Tata’s Latest is a sub-four-metre, compact SUV that will take on the likes of Maruti’s Vitara Brezza and Ford’s EcoSport. While the carmaker has entered this popular segment a little later than the rest, it has brought, what is clearly, the most radical-looking car that you can buy in the ₹6.5-10 lakh price bracket. But is it all style or is there substance to the Nexon?
On the outside
There’s no doubting that the Nexon will turn heads. It’s swooping, coupe-like profile, sinewy design, bulging wheel arches and chunky tyres give it a strong stance. The overall styling is like nothing else this segment has seen. What adds to the Nexon’s looks are all the contrast-colour bits that are used in its roofline. The ceramic-like white highlight along its shoulder-line, tail-lights and fog-lamp housings looks nice too.
On the inside
Tata has been pushing the envelope in terms of the interior on its new cars. This trend started with its Tiago hatchback, and continues in the Nexon. While the multifunction steering wheel and the instrumentation have been carried over from the Tiago and Tigor, the dashboard design is all new. The centre console is finished in glossy black, and chrome highlights have been used in the cabin quite tastefully around the air-con vents and starter button. Even material quality is quite impressive, just that the inconsistent panel gaps reveal that fit and finish could be a lot better.
The dashboard features a 6.5-inch, free-standing, touchscreen infotainment system, which is similar to what you would find in costlier cars like an Audi or a Mercedes-Benz. The unit isn’t the largest or the most responsive in its class, and it also misses out on in-built navigation. What you do get is Android Auto connectivity - Apple CarPlay will be added later. What is really worth appreciating though is the eight-speaker audio system by Harman that easily delivers the best-in-class audio quality.
Fully loaded variants of the Nexon also get a smart activity band. Wearing it, you can lock/unlock the vehicle, and even turn the engine on. There are also a few smart touches inside the cabin, like the massive cooled glovebox, the small umbrella holders in each door, and the big elbow box which comes with a magnetic lid. The interior, however, isn’t niggle-free. Some of the buttons on the dashboard are fiddly and the rotary drive-mode selector knob is a touch too big for its limited functionality. Also, the touchscreen could have been of a better resolution.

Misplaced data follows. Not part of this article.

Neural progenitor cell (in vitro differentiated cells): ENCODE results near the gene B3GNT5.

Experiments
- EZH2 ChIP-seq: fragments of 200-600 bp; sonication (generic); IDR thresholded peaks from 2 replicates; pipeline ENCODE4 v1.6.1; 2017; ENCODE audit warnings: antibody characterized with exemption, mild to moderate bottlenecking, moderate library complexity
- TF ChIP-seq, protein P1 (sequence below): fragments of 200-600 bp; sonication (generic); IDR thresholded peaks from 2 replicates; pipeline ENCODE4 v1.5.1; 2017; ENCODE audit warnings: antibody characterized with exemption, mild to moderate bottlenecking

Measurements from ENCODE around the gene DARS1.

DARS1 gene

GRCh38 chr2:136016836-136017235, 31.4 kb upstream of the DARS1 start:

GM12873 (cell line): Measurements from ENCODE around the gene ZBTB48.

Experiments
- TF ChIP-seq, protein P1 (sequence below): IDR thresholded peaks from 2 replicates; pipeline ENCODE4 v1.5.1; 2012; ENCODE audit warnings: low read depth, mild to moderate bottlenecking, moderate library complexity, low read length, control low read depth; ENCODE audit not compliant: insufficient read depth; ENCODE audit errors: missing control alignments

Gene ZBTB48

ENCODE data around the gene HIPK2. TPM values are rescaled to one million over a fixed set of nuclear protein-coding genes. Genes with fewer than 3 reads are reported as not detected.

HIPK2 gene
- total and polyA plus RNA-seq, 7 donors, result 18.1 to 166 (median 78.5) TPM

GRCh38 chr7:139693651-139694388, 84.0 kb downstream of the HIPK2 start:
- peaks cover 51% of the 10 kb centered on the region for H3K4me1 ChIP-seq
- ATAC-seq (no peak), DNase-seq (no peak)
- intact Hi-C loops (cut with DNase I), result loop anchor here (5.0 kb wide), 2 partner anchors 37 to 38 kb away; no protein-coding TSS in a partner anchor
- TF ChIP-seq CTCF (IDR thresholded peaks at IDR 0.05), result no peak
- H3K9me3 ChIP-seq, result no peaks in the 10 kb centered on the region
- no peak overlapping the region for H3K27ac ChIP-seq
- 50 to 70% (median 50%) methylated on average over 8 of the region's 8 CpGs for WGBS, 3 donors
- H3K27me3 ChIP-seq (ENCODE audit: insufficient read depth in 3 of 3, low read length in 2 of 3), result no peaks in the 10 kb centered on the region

You sit nice and high in the Nexon, the seats are large and comfy, and you get a good view out from the front seats. The A-pillar, however, could be a bit intrusive at crossroads, though. Also, the steering is only adjustable for rake, and not for reach.
You’ll have to crouch into the rear seats to avoid bumping your head with the roof. Plus, the small windows and restrictive glass area take away from the sense of space inside. That said, the back seat of the Nexon is actually quite roomy. There’s a good amount of legroom and headroom, and you can even seat three people here. However, the seat contours make it best suited for seating two.
The Nexon is quite practical though. It can hold a lot of luggage in its 350-litre boot. The loading lip is a bit high, so you have to haul heavier bags into the boot, but what’s nice is that you can expand storage space by folding down the middle row.
From behind the wheel
You can specify the Nexon with two engines - a 1.2-litre turbo-petrol, and Tata’s new 1.5-litre diesel engine. Both engines make 110hp, and are paired with a six-speed manual gearbox.